Mario Canseco – The next G-8 summit will be held at the Sardinian town of La Maddalena. Silvio Berlusconi will much likely be the host next year, but some of the faces that were seen in Japan earlier this month might not make it to Italy.

United States president George W. Bush has not surpassed the 40 per cent mark in an approval rating survey since December 2006. In the last year of his presidency, the Republican politician does not matter anymore. The focus has turned to his possible successors, and Bush’s last public act before heading to Japan—a citizenship ceremony in Monticello—was interrupted by hecklers on several occasions.

This month’s host, Yasuo Fukuda, is facing a revolt that threatens to put an end to the storied dominance of the Liberal Democratic Party (LDP). The Japanese prime minister’s cabinet has a particularly low approval rating. Voters are not only starting to flock to the opposition Democratic Party of Japan (DPJ), but some are demanding an early election. The LDP has clearly not recovered from the retirement of Junichiro Koizumi, and Japan stands on the verge of a radical shift.

A year into his tenure, British prime minister Gordon Brown has seen his party drop to unprecedented levels, and witnessed the rise of Conservative leader David Cameron as the preferred head of government for most voters in the country. Economic setbacks, coupled with an ill-timed decision to tamper with the tax code, have allowed the opposition to label Brown as a "has been". His majority is not in jeopardy at this stage, but some Labour party members are wondering—privately and publicly—if the time to launch a leadership challenge has arrived.

Aside from the retiring Bush, and the mandate-less Fukuda and Brown, things are not rosy for two other G-8 leaders when it comes to domestic policy. France’s Nicolas Sarkozy has seen his numbers drop since the start of his presidency. The reforms he touted during his campaign allowed him to win the run-off, but their pace has not pleased the electorate. Earlier this year, a survey suggested that, given another chance, the French would elect Ségolène Royal as their head of state.

Berlusconi is back as Italy’s prime minister, overseeing a government that brings together conservatives and far-rightists, and whose first policy since defeating a new centre-left party in the election dealt with harsher penalties for immigrants.

Still, Italy cannot currently make the case that it is a worthy member of the G-8. The country remains mired in bureaucracy, disorganization and endemic mistrust, epitomized by the lengthy garbage strike in Naples, but evident in simple facets of every day life. Conservative governments are supposed to foster a positive business climate, but Berlusconi has—twice before—failed to implement proper strategies to revitalize the economy. This time, he will have to also contend with rising oil prices as well.

Russia was represented for the first time by Dmitry Medvedev, although Russian prime minister Vladimir Putin is still regarded as the man who sets the guidelines of the country’s government. In his first public appearance as prime minister, Putin did not occupy the chair that was used by Mikhail Fradkow when he served under him, opting instead to place Medvedev where the former prime ministers had sat.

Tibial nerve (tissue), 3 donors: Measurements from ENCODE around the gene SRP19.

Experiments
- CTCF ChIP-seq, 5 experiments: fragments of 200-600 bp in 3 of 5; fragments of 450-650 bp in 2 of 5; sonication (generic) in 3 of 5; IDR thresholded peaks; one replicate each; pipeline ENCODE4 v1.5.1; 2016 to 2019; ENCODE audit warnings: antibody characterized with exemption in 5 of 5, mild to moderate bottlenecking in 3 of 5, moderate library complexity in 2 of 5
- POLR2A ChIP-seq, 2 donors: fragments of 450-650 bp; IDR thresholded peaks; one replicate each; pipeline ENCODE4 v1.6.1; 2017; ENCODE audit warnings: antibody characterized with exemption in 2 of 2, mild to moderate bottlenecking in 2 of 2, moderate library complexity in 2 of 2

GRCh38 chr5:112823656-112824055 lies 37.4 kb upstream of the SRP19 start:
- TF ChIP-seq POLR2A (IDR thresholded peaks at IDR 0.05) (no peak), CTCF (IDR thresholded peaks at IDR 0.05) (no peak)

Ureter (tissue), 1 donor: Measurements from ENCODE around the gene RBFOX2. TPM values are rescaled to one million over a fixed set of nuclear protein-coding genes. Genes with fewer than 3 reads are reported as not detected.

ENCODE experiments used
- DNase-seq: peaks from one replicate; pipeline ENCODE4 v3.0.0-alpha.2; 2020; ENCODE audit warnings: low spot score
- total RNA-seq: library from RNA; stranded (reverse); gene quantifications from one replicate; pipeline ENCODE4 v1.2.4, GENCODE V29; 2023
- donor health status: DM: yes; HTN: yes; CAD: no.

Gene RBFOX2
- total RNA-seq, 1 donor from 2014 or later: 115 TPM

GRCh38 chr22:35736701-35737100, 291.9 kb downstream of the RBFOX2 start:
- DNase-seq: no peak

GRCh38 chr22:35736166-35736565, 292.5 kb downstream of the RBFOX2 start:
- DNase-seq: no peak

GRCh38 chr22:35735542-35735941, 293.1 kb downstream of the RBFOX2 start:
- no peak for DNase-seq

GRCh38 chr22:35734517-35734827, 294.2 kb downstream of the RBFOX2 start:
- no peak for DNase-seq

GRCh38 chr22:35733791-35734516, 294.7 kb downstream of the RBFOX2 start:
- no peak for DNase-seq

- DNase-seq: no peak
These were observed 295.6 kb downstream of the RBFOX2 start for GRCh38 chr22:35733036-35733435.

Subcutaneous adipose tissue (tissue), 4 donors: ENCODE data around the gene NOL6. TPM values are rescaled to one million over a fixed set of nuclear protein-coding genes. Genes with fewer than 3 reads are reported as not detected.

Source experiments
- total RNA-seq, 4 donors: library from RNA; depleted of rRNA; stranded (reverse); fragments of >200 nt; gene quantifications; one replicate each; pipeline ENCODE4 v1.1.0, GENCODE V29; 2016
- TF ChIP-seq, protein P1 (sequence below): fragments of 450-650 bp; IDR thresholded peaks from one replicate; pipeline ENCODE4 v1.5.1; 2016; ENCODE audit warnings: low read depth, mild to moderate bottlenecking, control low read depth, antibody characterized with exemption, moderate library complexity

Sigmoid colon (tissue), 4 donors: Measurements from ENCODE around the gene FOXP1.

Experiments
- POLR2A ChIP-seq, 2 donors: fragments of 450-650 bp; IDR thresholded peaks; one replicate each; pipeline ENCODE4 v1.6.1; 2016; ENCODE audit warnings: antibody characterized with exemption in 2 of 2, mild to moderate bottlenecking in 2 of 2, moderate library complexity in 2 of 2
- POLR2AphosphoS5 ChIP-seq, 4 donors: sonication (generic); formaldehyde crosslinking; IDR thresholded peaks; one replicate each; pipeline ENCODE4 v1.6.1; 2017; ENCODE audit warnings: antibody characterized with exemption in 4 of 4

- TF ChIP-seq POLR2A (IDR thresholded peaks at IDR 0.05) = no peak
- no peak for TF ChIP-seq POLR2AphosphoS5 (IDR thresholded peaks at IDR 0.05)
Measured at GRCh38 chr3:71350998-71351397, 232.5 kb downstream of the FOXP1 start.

So far, Medvedev’s actions in Japan did not make him more appealing, or independent, in the eyes of the world. Russia’s recent veto of a United Nations (UN) Security Council resolution on Zimbabwe suggests that Medvedev either did not read, or chose to ignore, the tough-worded statement he endorsed when sharing a table with the other world leaders in Hokkaido.

The two remaining G-8 leaders, both conservatives, face similar challenges. Canada’s Stephen Harper is propped by the most effective "Grand Coalition" agreement seen outside of Germany. The hesitancy of the Liberal party to vote against the Tories in the House of Commons—a fact that could precipitate an early election that the opposition is unprepared for—has effectively allowed Harper to set the agenda without a hitch, even in the face of glaring hindrances, such as a dispute with the electoral watchdog and the resignation of his foreign minister.

Liberal leader Stéphane Dion is counting on a proposal to enact a carbon tax to boost his chances of vanquishing Harper, and avoid becoming the second Grit chief to fail to head the Canadian government. The proposal has seen lukewarm support from Canadians, but some misconceptions remain. In a time of economic uncertainty, and at a moment when Dion trails Harper in virtually every single leadership category, the so-called "Green Shift" is a calculated risk that has the potential to help the Liberals.

Germany’s Angela Merkel is the only politician who went to Japan with a firm grip on her government. She became chancellor after an election where voters expressed their disdain for the policies of the Social Democratic Party (SPD), and as the coalition has progressed, her party has remained at the top while the SPD loses voters to both the Left Party (Linke) and the Greens (Grune). In 2009, Merkel might actually be in a position to form the government with a more akin coalition partner—the Free Democratic Party (FDP)—unless the SPD manages to implement a change at the helm and supplant the unpopular Kurt Beck.

The continuation of Harper and Merkel is closely tied to the success of their main opponents. Both Dion and Beck have had trouble connecting with the public. The Canadian grits are counting on Dion’s "Green Shift" to defeat Harper, but an election is not expected until late 2009. The SPD is thinking aloud about 2013, and the prospect of Berlin mayor Klaus Wowereit as the candidate of hope. A quick turnaround before the 2009 ballot, under Beck, seems unattainable.